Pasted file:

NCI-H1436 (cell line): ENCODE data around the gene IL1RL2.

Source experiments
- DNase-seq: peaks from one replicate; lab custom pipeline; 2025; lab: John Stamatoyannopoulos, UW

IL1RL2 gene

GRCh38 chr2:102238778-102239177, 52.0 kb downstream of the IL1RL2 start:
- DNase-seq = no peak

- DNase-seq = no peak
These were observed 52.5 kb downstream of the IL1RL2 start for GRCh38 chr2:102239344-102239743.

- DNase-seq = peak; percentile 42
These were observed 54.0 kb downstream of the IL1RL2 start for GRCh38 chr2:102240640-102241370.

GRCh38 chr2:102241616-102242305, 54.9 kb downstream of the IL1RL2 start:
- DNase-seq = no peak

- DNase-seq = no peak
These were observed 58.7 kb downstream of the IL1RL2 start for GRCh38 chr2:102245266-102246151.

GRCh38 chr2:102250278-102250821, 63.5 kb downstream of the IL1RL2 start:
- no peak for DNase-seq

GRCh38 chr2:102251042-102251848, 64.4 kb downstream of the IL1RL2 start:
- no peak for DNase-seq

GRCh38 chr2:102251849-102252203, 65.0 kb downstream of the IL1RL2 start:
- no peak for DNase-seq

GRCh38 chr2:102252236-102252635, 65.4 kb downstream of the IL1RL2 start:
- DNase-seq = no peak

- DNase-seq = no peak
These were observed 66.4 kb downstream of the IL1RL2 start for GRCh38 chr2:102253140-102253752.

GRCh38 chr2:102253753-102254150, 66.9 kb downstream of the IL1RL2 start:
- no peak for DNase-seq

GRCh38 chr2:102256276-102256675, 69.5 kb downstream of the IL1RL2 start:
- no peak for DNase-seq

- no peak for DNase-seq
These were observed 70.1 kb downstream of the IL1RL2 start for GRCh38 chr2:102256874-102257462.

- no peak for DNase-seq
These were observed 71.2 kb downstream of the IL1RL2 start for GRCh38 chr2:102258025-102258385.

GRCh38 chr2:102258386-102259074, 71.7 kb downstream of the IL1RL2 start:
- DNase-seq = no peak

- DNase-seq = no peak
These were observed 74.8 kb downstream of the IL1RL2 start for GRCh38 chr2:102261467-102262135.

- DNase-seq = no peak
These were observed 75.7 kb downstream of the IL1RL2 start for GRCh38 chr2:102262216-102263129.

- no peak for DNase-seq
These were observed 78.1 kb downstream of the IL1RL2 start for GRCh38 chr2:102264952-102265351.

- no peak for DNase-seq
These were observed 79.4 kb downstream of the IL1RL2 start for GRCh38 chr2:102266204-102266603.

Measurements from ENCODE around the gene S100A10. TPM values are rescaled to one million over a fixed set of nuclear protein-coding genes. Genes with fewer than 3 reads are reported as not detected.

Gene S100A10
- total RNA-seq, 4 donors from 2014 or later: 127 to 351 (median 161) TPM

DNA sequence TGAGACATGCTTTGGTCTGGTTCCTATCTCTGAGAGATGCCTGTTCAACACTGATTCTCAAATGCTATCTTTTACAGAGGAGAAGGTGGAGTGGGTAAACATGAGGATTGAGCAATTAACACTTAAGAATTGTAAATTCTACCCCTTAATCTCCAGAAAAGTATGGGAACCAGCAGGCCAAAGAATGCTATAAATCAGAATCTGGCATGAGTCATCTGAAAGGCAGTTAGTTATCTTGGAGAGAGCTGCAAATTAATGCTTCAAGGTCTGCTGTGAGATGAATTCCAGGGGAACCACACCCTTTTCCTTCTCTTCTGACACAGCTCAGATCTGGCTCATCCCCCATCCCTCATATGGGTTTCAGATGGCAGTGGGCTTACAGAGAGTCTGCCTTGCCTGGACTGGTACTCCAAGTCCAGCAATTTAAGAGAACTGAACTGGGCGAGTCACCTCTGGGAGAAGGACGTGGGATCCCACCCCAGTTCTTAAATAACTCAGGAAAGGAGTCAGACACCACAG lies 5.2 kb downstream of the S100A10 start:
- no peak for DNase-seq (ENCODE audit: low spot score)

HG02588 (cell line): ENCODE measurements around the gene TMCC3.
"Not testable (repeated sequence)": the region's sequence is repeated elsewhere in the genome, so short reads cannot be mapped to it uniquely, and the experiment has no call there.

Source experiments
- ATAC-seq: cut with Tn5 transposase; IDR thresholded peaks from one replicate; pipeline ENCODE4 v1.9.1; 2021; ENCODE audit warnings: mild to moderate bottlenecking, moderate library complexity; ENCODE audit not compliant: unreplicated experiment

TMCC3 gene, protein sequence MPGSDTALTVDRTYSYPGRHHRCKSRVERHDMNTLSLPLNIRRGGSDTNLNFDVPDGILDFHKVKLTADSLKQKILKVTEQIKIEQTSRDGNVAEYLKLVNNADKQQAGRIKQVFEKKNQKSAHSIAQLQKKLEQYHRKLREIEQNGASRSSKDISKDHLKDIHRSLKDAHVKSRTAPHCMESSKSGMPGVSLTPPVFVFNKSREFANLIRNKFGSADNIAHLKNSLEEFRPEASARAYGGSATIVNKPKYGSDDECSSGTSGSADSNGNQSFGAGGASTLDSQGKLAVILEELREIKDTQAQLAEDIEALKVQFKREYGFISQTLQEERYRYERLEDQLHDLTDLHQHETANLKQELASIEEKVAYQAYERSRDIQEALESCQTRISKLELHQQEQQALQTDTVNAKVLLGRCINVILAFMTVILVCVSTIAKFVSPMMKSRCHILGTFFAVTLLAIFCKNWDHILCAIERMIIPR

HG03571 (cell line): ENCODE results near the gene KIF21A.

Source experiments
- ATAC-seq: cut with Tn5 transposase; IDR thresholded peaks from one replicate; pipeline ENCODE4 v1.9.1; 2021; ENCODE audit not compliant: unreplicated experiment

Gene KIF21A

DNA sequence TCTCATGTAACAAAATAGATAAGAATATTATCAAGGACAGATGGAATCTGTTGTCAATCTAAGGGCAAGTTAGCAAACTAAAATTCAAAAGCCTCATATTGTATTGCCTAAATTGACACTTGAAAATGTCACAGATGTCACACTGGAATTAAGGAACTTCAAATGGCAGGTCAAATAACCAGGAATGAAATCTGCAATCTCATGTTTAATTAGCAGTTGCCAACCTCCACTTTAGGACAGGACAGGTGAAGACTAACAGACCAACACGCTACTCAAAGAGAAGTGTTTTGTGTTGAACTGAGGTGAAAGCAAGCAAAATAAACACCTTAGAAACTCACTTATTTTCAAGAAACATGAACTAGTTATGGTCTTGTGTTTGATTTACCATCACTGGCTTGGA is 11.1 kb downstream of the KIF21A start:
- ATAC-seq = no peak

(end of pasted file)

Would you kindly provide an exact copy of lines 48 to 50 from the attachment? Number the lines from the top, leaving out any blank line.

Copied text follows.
HG02588 (cell line): ENCODE measurements around the gene TMCC3.
"Not testable (repeated sequence)": the region's sequence is repeated elsewhere in the genome, so short reads cannot be mapped to it uniquely, and the experiment has no call there.

Source experiments